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The Odysseus Moonlander Goes Dark

A crooked landing leaves scientists wondering if the lunar module will ever reawaken.
Photos accessed from Official Intuitive Machines Photos:

After a re-plotted orbit and a panicked, experimental landing procedure, Odysseus finally touched down, making it the first commercial spacecraft ever to land on the moon. Then, it fell over. 

The Odysseus lunar lander was built by Intuitive Machines, a relatively new company based out of Houston, Texas. The lander’s mission was to assess and document the moon’s south pole. In partnership with NASA and SpaceX, Odysseus launched from the Kennedy Space Center on February 15, inside the Falcon 9 rocket. 

“The United States hadn’t sent anything to the moon since 1972,” said Dr. Jason Gilbert, Associate Research Scientist at the University of Michigan Department of Climate and Space Sciences and Engineering. “So this was a big deal.” 

After a 250,000-mile voyage, Odysseus was in position and ready to begin its descent to the lunar surface. That’s when the control team discovered a potentially devastating issue. 

“Somehow, somebody just forgot to install a little pin in the wire harness for their laser altimeter,” Dr. Gilbert said. 

The laser altimeter was the lander’s primary navigation device. Without it, the craft had no hope of landing safely. 

What the operators needed now was time. Odysseus had just enough fuel to launch into an additional orbit as teams from Intuitive Machines and NASA figured out what to do. 

In addition to helping fund the project with a gift of $118 million, NASA also fitted the lander with a tech demonstration: an experimental laser navigation system. The instrument was only on board as a proof-of-concept and was never meant to be used in the actual landing sequence — but it saved the mission. Controllers quickly programmed a patch that would allow them to use NASA’s laser system to guide Odysseus to a safe landing.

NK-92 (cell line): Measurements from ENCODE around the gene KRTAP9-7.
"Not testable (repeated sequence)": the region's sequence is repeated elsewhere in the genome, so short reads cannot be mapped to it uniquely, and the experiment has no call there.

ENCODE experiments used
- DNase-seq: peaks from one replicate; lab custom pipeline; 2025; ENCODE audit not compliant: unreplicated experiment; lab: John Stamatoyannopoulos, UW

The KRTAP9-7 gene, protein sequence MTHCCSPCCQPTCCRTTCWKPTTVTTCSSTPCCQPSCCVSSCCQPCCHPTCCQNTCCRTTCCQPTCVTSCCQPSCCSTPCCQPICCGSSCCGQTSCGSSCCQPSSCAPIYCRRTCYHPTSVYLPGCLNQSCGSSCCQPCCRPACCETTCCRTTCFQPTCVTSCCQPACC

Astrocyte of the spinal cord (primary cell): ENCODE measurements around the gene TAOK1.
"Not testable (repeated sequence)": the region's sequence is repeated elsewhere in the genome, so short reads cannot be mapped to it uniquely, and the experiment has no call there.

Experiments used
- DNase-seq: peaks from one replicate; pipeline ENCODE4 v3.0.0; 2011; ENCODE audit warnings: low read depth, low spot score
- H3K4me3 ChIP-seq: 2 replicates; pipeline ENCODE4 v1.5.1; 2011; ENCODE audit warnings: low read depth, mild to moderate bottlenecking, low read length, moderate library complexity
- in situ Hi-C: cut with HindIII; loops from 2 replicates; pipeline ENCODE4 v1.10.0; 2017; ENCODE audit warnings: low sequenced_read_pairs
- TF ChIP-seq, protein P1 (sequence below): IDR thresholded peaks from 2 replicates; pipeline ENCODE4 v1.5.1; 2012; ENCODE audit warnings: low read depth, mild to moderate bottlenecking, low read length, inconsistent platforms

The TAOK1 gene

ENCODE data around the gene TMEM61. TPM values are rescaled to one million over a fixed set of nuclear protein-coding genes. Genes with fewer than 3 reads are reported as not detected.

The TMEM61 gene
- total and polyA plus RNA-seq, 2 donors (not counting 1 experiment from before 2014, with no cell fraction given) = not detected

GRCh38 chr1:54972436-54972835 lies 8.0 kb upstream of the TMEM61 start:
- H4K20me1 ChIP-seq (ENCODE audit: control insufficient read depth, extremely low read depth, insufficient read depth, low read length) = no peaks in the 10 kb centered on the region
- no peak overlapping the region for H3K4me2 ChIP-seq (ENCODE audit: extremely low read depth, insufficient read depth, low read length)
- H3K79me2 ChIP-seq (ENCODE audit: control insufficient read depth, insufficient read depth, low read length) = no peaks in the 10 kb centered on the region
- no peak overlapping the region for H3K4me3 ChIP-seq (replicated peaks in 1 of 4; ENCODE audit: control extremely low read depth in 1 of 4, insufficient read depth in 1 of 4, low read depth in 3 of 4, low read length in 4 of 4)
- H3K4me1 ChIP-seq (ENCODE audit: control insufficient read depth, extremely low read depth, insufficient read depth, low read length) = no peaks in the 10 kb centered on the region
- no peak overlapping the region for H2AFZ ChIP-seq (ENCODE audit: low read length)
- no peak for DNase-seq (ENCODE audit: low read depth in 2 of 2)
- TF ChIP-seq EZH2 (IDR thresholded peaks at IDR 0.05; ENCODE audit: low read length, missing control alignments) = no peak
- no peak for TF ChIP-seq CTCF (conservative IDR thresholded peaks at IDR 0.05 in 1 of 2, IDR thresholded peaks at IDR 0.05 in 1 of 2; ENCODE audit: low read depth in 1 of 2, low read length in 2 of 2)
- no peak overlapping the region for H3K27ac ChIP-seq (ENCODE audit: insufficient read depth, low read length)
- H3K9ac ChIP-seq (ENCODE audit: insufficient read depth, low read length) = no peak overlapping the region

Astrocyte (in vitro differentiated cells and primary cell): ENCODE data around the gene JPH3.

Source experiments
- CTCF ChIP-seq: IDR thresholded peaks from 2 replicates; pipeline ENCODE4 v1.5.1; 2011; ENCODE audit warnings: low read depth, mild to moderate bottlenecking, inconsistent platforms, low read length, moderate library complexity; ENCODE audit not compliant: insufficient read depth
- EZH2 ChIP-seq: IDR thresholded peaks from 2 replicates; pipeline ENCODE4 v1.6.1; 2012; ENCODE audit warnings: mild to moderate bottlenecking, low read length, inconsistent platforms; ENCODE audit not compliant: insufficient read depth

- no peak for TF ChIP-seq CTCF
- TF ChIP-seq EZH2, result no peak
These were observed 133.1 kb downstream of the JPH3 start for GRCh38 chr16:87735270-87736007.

Odysseus descends to the lunar surface.

“And it worked. In just a couple hours they got the patch in place,” Dr. Gilbert said, “And then [the spacecraft] went into its landing protocol.” 

In the final moments of the landing procedure, Odysseus went completely autonomous. It was expected that the craft would lose communication with the control team for a minute or two while it piloted itself to the ground. But in reality, the communication lapse was much longer. 

“There was like five minutes of just searching the sky for signals,” Dr. Gilbert said, “They knew that if they didn’t find it, their backup was twelve hours later.”

After a nail-biting search, they finally found a weak signal from Odysseus, reporting that it had landed. Only later did they realize that there had been a problem with the touchdown. NASA’s experimental laser system had misjudged the craft’s distance to the surface. 

“It hit about three times faster than they wanted [it] to,” Dr. Gilbert said.

The impact was great enough to break off one of the lander’s six legs and cause it to topple over onto its side. Unfortunately, this rendered many of Odysseus’ scientific instruments unusable, including its main antenna and many of its solar panels. Still, the craft persevered and carried out many of its scientific duties for about six days before running out of power on Wednesday, February 28.

Odysseus is now enduring a lunar night: a period in which the lander will not see the sun for about two weeks.

“And that was all they could do,” Dr. Gilbert said, “So we’re waiting to see if, when daytime comes, it’ll get enough juice to talk to us again.”

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About the Contributor
Malcolm London
Malcolm London, Journalist
Malcolm is an aspiring journalist with a passion for the greater good. By day, he writes articles and performs for the Community Ensemble Theatre. By night, he fights crime and commits admirable acts of heroism. With the shadows as his only ally, Malcolm has single-handedly turned the crime-riddled streets of Ann Arbor into a joyful utopia. This is his first year on staff.

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